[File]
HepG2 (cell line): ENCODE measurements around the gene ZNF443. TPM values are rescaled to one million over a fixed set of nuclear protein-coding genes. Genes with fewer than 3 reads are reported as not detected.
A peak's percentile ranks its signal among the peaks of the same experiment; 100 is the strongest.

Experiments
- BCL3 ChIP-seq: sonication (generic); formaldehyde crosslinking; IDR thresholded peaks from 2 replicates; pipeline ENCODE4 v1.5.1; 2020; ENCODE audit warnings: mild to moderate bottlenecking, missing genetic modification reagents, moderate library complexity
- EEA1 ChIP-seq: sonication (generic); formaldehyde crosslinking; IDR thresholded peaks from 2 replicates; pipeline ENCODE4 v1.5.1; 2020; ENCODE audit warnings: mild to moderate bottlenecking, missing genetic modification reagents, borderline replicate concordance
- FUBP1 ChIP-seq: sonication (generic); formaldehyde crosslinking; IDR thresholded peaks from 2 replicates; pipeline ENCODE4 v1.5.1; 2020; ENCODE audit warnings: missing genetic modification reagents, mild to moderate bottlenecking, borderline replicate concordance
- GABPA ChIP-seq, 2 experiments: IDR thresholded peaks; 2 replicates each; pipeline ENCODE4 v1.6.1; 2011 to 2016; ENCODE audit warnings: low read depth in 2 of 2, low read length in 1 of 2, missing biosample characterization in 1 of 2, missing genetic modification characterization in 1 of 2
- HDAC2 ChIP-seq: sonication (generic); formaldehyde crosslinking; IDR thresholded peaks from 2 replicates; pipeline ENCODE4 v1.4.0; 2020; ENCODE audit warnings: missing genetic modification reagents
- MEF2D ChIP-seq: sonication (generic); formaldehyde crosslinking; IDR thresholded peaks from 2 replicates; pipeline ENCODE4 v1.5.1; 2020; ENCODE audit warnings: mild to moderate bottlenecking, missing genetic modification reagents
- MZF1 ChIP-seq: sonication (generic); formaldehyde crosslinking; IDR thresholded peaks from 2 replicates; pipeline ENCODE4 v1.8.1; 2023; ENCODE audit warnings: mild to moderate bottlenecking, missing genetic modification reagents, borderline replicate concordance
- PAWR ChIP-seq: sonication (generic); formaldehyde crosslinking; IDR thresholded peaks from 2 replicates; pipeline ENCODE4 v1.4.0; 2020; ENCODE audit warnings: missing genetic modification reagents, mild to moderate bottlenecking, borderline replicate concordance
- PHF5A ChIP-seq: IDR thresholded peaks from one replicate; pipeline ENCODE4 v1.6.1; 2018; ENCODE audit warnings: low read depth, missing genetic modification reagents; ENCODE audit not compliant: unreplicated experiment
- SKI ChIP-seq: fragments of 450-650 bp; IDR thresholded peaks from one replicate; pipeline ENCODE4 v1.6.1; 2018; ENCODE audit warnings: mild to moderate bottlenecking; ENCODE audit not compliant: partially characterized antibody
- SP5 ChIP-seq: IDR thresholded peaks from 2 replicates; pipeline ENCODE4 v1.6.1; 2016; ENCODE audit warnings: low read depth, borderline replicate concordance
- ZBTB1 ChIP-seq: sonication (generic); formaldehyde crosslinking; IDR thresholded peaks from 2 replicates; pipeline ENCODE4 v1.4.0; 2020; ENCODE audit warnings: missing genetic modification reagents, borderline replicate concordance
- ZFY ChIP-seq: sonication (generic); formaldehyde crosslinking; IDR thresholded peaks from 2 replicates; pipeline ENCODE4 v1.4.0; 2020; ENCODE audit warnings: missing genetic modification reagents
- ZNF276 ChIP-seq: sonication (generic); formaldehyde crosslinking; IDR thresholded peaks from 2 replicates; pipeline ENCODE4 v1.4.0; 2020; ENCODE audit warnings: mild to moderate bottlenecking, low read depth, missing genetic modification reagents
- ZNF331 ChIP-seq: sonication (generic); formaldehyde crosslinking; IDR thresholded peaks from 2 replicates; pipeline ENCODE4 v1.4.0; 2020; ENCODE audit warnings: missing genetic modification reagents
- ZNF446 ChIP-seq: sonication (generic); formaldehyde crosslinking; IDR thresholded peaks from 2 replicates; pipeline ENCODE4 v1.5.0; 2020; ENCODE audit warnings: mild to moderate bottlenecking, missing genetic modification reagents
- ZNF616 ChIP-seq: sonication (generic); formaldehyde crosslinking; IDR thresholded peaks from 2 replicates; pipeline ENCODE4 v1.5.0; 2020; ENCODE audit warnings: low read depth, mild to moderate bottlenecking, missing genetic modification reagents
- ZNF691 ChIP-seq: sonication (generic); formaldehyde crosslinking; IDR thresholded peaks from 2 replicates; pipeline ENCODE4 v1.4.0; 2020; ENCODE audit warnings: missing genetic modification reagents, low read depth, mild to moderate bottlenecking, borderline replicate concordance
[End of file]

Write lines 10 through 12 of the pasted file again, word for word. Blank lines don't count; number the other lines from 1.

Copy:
- MZF1 ChIP-seq: sonication (generic); formaldehyde crosslinking; IDR thresholded peaks from 2 replicates; pipeline ENCODE4 v1.8.1; 2023; ENCODE audit warnings: mild to moderate bottlenecking, missing genetic modification reagents, borderline replicate concordance
- PAWR ChIP-seq: sonication (generic); formaldehyde crosslinking; IDR thresholded peaks from 2 replicates; pipeline ENCODE4 v1.4.0; 2020; ENCODE audit warnings: missing genetic modification reagents, mild to moderate bottlenecking, borderline replicate concordance
- PHF5A ChIP-seq: IDR thresholded peaks from one replicate; pipeline ENCODE4 v1.6.1; 2018; ENCODE audit warnings: low read depth, missing genetic modification reagents; ENCODE audit not compliant: unreplicated experiment